We all would love to go out and buy our dream car, but most people can’t actually afford the luxurious and powerful car of their dreams. As such, most of us have to turn to our budget when car shopping. The smartest thing to do is calculate how expensive of a car you can actually afford.
This means looking at the money you take in, factoring all your expenses – both car-related and otherwise – and looking at what kind of down payment you can contribute. After you know your monetary parameters, then the fun of looking for the vehicle you want begins. Here’s some information on the how to determine the amount of money you should spend.
Look at How Much Money You Take Home
Looking at your income is the first step to figuring out how much car you can afford to buy. You shouldn’t start looking for a car by searching the web for the car you want. All that does is encourage you to buy a car that’s out of your budget. Think about your net pay. This is the amount of money you make after deductions for things like insurance and taxes.
For example, if you take home $36,000 a year after taxes, insurance, and whatever else is deducted from your paycheck, then that’s what you need to work off of. According to Money Under 30, after you have determined your net pay, you should think about how much you should actually spend on a car. Generally, that number should be between 10 and 20 percent of your annual income. So, using the $36,000 referenced above, that’s between $3,600 and $7,200.
That might not seem like a lot of money, but if you can only afford a $7,000 car and you go out a buy a $12,000 vehicle, you’re going to use money from some other area of your budget to pay for it. Money Under 30 notes if driving is extremely important to you, then it can be okay to spend more than 20 percent of your income on a car. That means you’ll have to spend less money on things like eating out or entertainment and live a little more frugally. Due to the fact that most people need and use a car for basic transportation and not much else, the 10 to 20 percent recommendation is the smart way to go.
Consider Insurance, Gas, and Maintenance
Car ownership isn’t just about your monthly car payment. Car insurance, gas, and maintenance are a significant part of car ownership and can be costly. You can spend a couple hundred dollars or more per month on these things alone.
When considering how much of you annual income you’d like to spend on a car, make sure to factor in these things as well. This might mean you have to look for a car that’s vastly different than what you had in mind going into the process, but the last thing you want to do is buy a car and then not be ready for the additional expenditures and put yourself in a tight spot financially.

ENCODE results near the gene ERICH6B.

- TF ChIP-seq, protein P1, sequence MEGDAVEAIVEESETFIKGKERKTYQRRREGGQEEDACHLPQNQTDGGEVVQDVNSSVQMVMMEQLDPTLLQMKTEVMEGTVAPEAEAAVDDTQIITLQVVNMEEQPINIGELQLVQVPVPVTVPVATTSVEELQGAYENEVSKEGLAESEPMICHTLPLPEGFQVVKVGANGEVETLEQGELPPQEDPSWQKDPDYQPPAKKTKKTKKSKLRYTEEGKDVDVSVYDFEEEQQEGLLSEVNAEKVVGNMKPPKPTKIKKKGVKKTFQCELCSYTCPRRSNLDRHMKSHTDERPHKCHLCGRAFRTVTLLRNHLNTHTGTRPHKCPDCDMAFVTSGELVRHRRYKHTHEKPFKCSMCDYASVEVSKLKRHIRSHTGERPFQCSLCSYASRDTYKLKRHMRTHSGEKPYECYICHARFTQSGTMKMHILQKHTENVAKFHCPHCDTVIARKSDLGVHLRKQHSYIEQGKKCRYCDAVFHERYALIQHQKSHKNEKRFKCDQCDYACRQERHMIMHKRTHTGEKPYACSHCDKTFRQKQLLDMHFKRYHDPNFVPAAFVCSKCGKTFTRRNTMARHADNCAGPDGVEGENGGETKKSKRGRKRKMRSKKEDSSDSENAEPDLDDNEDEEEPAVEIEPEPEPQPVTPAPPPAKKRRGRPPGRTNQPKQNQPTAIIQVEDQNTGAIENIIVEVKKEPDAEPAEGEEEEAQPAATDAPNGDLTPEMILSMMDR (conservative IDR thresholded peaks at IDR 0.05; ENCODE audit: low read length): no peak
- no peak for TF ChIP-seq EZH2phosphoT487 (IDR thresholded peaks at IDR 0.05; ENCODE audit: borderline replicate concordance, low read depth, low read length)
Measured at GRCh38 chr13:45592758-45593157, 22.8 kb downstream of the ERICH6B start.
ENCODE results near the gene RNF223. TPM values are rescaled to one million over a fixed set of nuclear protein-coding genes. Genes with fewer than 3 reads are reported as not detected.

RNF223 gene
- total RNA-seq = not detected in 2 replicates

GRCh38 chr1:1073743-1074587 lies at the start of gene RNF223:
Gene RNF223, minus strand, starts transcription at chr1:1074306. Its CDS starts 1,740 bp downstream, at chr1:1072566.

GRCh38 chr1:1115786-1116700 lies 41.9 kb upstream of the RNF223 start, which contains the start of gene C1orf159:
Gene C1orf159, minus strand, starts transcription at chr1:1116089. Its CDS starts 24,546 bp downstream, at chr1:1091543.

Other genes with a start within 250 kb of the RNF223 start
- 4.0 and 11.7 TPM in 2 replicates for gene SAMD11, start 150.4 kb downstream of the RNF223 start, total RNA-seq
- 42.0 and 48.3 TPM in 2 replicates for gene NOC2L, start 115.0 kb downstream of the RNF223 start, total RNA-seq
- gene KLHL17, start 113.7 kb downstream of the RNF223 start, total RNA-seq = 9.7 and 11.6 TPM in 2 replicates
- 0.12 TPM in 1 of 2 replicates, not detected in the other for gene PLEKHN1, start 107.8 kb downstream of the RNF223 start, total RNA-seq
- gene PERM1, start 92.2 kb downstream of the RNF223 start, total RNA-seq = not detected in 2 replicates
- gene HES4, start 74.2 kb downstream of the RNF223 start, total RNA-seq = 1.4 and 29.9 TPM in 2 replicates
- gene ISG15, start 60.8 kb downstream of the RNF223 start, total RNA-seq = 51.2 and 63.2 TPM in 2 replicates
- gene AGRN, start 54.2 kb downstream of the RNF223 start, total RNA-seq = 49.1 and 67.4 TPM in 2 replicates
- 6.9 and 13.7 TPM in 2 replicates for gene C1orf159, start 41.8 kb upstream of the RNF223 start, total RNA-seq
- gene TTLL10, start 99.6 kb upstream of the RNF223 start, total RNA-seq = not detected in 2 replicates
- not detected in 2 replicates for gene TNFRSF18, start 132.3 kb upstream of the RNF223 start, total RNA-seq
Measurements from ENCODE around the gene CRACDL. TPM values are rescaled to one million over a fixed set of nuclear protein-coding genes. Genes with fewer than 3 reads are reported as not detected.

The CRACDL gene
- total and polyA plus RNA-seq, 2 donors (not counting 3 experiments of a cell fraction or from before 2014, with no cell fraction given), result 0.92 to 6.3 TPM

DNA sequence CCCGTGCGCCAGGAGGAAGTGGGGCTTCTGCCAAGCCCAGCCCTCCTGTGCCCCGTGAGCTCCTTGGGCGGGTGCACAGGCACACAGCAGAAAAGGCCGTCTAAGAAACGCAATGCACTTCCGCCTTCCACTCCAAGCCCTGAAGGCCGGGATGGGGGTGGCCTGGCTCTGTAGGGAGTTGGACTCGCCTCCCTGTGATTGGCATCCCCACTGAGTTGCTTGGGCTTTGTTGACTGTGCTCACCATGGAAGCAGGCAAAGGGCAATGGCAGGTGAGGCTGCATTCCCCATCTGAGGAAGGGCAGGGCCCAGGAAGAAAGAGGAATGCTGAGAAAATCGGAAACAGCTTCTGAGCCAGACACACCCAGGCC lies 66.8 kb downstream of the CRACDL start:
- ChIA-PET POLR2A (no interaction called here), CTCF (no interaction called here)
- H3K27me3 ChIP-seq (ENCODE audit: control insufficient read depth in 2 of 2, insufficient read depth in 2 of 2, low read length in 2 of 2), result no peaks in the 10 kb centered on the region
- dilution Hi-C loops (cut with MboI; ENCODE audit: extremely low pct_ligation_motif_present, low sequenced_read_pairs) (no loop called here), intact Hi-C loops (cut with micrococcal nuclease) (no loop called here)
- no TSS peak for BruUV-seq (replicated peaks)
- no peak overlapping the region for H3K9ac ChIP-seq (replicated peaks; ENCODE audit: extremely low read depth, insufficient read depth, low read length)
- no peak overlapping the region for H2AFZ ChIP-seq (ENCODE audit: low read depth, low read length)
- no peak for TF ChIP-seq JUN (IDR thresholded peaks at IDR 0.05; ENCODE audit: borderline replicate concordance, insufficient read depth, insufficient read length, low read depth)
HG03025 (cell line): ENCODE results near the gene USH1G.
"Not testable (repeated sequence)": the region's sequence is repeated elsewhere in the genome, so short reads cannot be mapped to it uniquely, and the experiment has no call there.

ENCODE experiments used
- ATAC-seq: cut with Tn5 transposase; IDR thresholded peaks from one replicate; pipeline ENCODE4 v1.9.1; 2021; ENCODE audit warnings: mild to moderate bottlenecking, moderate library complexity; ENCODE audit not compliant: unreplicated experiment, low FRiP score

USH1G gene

Not all of these expenses aren’t fixed, either. You could drive more from one month to the next, using up more gas, and you might need to pay for an unexpected repair one month and spend next to nothing in maintenance the month after. You need to build space into your budget and be ready for the unexpected. The smartest thing to do is get estimates for all of these expenditures and then budget to spend less than that.
Make Sure You Can Put Down 20 Percent
The vast majority of people out there can’t pay cash for a car. This means they have to get a car loan. No matter what car you get or what loan process you go through, most financial advisers will tell you to put down 20 percent when you buy a car.
The Simple Dollar reported the 20 percent rule is generally used for new cars and that you can put down less when you buy a used car if you need to. Still, no matter what car you buy, you should never put down less than 10 percent.
According to Bankrate, the average down payment is actually around 10.5 percent, but it’s always smarter to put more money down, and 20 percent is a number that’s generally still easily manageable. By putting down a reasonable amount of money, you’ll significantly reduce your monthly car payment and you’ll end up paying less in the long run because the amount of money interest accumulates on is lower.
Think About Your Other Expenses
We could cite the recommended percentages all day, but the fact of the matter is every person’s situation is different. This means if you’re strapped for cash, spending 10 to 20 percent of your annual take home pay on a car could be financial suicide. On the flip side, if you make a lot of money, spending 10 to 20 percent on a car might be more than you actually need to spend to get a car that suits your needs.
Because of this, you need to think about your own personal situation. Factor in all of your other expenses, including all your debts, housing and living costs, and recreational expenditures. It’s important to consider every financial variable before you jump into any specific car payment situation.
If you’re unsure of how to proceed, seek some help from a financial adviser. They can help you nail down a dollar amount you can comfortably spend on a vehicle and help you find the best way to pay for it. Additionally, they can help you manage and reduce debts and expenses so you can get the vehicle you truly need.